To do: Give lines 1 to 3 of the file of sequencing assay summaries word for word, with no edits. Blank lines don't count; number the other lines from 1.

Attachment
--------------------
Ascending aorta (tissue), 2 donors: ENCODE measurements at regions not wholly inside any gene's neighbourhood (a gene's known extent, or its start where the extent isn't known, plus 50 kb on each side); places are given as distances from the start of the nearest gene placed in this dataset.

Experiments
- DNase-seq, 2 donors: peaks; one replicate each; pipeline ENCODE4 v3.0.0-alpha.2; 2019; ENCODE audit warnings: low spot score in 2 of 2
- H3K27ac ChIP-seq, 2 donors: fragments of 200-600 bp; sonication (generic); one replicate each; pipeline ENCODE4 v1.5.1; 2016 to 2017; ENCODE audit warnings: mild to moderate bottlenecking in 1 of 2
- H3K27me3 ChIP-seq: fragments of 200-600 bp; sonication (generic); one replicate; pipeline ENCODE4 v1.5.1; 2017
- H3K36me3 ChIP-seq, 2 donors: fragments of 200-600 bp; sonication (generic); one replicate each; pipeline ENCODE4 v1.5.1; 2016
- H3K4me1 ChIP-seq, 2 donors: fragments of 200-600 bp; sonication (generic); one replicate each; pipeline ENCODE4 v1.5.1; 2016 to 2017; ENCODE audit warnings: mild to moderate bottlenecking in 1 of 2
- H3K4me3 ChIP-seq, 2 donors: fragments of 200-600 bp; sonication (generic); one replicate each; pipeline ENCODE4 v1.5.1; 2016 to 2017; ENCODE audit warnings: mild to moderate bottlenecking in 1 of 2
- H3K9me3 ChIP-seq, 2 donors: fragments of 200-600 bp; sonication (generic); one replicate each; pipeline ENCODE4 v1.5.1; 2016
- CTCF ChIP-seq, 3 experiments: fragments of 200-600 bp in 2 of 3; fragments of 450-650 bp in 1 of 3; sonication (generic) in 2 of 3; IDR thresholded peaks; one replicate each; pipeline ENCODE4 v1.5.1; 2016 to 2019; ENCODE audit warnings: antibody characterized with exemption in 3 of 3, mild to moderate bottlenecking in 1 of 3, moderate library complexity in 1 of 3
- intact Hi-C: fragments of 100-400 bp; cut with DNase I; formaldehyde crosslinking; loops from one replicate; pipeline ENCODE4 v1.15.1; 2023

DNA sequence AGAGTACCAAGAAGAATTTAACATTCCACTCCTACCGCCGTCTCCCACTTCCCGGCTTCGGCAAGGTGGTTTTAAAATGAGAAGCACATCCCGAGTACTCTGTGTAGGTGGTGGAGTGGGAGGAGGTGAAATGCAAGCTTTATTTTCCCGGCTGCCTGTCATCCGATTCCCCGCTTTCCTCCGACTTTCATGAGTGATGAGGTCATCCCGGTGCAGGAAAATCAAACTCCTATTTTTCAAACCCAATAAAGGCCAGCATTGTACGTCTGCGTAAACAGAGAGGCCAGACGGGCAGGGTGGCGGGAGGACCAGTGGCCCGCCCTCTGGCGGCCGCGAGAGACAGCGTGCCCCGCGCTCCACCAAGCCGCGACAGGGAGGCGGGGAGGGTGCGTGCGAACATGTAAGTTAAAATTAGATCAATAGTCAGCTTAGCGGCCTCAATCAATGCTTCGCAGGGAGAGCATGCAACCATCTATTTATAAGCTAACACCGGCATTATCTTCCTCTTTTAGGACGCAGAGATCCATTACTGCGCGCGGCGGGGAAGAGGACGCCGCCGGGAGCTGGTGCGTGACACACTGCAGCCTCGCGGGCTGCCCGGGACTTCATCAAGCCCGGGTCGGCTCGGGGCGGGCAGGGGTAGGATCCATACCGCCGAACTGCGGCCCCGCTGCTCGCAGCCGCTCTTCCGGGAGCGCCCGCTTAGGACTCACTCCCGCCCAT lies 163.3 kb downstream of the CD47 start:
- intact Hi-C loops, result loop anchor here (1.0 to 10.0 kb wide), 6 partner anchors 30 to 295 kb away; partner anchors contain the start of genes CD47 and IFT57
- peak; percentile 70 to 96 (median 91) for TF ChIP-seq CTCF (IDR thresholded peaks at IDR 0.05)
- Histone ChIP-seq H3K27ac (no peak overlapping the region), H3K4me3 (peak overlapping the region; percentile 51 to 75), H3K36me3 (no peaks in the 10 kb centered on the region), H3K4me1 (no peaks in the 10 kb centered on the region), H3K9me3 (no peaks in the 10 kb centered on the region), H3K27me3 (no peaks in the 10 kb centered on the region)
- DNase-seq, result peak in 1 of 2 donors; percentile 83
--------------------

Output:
Ascending aorta (tissue), 2 donors: ENCODE measurements at regions not wholly inside any gene's neighbourhood (a gene's known extent, or its start where the extent isn't known, plus 50 kb on each side); places are given as distances from the start of the nearest gene placed in this dataset.

Experiments
- DNase-seq, 2 donors: peaks; one replicate each; pipeline ENCODE4 v3.0.0-alpha.2; 2019; ENCODE audit warnings: low spot score in 2 of 2